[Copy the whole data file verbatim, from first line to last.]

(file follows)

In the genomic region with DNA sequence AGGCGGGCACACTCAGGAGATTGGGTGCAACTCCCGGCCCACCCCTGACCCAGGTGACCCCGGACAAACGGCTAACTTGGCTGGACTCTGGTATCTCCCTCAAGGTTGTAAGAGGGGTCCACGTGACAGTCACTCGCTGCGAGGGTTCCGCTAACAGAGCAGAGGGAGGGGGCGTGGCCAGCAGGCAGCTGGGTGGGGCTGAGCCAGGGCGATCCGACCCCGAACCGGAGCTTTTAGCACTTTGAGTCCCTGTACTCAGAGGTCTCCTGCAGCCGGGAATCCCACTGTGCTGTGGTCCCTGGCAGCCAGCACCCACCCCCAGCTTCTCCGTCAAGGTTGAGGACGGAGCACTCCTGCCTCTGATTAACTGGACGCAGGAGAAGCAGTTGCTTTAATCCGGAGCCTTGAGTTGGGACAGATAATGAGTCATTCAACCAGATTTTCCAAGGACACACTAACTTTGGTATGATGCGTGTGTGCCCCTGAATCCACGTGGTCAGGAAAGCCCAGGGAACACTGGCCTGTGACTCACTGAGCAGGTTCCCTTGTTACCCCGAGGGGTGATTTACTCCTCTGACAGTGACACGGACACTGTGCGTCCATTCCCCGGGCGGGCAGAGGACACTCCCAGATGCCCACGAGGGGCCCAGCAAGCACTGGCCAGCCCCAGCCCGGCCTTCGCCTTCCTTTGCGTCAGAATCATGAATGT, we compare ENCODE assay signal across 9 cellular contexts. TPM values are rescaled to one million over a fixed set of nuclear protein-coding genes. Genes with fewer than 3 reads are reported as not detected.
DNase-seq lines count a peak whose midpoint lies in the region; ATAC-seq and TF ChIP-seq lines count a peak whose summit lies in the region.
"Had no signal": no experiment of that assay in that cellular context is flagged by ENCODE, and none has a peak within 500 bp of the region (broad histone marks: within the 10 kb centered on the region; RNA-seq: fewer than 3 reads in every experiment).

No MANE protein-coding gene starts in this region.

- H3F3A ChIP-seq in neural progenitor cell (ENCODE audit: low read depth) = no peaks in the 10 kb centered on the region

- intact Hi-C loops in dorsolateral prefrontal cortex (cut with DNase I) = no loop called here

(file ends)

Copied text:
In the genomic region with DNA sequence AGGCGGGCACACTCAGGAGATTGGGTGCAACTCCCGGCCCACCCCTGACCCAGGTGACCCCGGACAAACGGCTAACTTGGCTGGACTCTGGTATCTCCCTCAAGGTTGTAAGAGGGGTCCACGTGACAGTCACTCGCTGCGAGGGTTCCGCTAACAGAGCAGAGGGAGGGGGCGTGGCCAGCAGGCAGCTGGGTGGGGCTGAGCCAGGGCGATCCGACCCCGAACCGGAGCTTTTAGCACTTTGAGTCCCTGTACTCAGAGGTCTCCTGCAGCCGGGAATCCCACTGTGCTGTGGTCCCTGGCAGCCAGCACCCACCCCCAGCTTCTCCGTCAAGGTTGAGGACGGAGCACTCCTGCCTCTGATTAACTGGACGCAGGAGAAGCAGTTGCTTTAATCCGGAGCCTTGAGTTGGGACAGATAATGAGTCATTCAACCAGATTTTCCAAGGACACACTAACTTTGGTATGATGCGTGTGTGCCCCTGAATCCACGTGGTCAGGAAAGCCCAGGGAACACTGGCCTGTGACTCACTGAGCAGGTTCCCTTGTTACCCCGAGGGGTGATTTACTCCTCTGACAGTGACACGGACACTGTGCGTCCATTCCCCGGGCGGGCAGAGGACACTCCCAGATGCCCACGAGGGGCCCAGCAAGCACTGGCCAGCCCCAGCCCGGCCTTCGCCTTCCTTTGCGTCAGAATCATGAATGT, we compare ENCODE assay signal across 9 cellular contexts. TPM values are rescaled to one million over a fixed set of nuclear protein-coding genes. Genes with fewer than 3 reads are reported as not detected.
DNase-seq lines count a peak whose midpoint lies in the region; ATAC-seq and TF ChIP-seq lines count a peak whose summit lies in the region.
"Had no signal": no experiment of that assay in that cellular context is flagged by ENCODE, and none has a peak within 500 bp of the region (broad histone marks: within the 10 kb centered on the region; RNA-seq: fewer than 3 reads in every experiment).

No MANE protein-coding gene starts in this region.

- H3F3A ChIP-seq in neural progenitor cell (ENCODE audit: low read depth) = no peaks in the 10 kb centered on the region

- intact Hi-C loops in dorsolateral prefrontal cortex (cut with DNase I) = no loop called here